Urticaria (hives): self-care
- General Information
- See Your Pharmacist or Medical Professional
- Treatment Tips
- Treatment Options
- More Information
Urticaria is a skin reaction that can appear as an itchy, red rash anywhere on your body. It is characterised by wheals (hives) which are red, raised, swollen patches of skin. Urticaria can be short-lived (24 to 48 hours) or can last longer.
Urticaria can be caused by an allergic or non-allergic reaction. Some people may have an allergic reaction to drugs, food (e.g. shellfish or nuts), preservatives or insect bites. Other people may have a non-allergic reaction to food, food additives or medicines.
Urticaria can also be caused by infection (e.g. sinusitis) or heat, cold, or pressure from elastic in clothing. However, the cause of urticaria is not always identified.
Symptoms of urticaria
- wheals are itchy, raised and swollen and can appear anywhere on your body
- wheals can be small or large, be different shapes, or they can change shape
- wheals can last for hours or days
- heat or stress, such as emotional upset, may worsen urticaria
- other symptoms, such as fever or swelling on the lips, eyelids, tongue, and throat may be present and require medical attention
See Your Pharmacist or Medical Professional
Seek medical advice urgently if you have any of the following symptoms:
- marked swelling, especially in the face, eyes, lips or tongue
- wheezing, tight chest or difficulty breathing or swallowing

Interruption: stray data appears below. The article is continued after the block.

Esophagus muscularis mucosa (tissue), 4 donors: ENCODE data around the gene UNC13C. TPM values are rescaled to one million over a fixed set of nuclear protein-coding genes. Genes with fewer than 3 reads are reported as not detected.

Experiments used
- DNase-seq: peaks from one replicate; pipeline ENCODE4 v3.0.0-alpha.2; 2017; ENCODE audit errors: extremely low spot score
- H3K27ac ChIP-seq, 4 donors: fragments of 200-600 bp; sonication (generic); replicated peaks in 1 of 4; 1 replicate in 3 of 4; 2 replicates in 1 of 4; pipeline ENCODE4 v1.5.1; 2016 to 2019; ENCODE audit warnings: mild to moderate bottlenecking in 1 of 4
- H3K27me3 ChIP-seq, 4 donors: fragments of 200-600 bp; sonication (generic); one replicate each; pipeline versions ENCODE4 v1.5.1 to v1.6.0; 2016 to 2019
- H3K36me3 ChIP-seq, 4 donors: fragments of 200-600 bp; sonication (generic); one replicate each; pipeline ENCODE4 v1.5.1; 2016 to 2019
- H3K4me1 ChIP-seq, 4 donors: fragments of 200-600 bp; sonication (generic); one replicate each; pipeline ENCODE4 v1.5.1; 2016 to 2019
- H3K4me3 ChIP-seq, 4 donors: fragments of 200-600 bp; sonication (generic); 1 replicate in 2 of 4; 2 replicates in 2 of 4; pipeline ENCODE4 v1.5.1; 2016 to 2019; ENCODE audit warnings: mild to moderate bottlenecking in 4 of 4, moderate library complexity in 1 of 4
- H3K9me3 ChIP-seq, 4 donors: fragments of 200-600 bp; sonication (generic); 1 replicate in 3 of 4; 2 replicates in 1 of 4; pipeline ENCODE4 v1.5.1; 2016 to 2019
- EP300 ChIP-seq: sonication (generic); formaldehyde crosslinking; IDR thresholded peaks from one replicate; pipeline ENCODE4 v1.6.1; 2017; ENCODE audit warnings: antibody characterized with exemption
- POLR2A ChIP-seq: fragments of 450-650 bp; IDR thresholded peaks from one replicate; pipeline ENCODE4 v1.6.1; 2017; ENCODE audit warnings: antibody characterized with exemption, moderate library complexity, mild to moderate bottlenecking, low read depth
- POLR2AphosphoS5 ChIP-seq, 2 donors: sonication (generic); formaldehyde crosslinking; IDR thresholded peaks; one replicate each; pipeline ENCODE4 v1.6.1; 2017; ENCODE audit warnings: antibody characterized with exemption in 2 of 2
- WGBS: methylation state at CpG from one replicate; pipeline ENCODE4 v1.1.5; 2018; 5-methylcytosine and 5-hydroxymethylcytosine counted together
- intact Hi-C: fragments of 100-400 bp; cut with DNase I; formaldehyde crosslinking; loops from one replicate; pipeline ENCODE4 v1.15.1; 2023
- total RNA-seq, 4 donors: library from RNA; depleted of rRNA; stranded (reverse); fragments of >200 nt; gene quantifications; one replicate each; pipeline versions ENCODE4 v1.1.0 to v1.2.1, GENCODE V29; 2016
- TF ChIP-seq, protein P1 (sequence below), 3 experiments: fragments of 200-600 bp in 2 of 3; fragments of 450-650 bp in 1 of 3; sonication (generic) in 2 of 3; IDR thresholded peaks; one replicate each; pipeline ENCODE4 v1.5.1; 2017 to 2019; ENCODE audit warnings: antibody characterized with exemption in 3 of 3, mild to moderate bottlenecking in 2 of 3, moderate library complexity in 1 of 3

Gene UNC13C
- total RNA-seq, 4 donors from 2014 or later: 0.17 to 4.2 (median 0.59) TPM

See your pharmacist or medical professional if:
- urticaria lasts longer than 24 to 48 hours
- urticaria comes back after treatment
- urticaria covers a large area of your body
- you have fever or feel generally unwell
- urticaria does not respond to treatment, such as an oral antihistamine product
- the person with urticaria is a child aged under 12 or is elderly
- you are pregnant or breastfeeding; some medicines may not be suitable
- you have other medical conditions, such as asthma or eczema, or take other medicines
- you have allergies to any medicines or have started taking a new medicine
- try to identify what triggered the urticaria, such as a food or medicine, and avoid it if possible
- if you have a severe reaction, you may need to carry an EpiPen or EpiPen Jr (PHARMACIST ONLY products) and wear a medical alert bracelet (such as Medic-Alert); ask your doctor or pharmacist for more information
- if aspirin appears to trigger urticaria, see a doctor before using any other medicine, such as non-steroidal anti-inflammatory drugs (NSAIDs)
- a cool or tepid (slightly warm) shower may be soothing to the rash, but heat may make the itch worse
- avoid tight clothes, as pressure may worsen the wheals and itch
- cool, moist compresses and moisturising creams, such as aqueous cream, can soothe a rash
- in severe cases, a skin prick test may be needed, or allergy immunotherapy for desensitisation may be needed
- urticaria is caused by the release of histamine in your body
- individual responses to treatment vary so it is important to try a number of options if one treatment does not work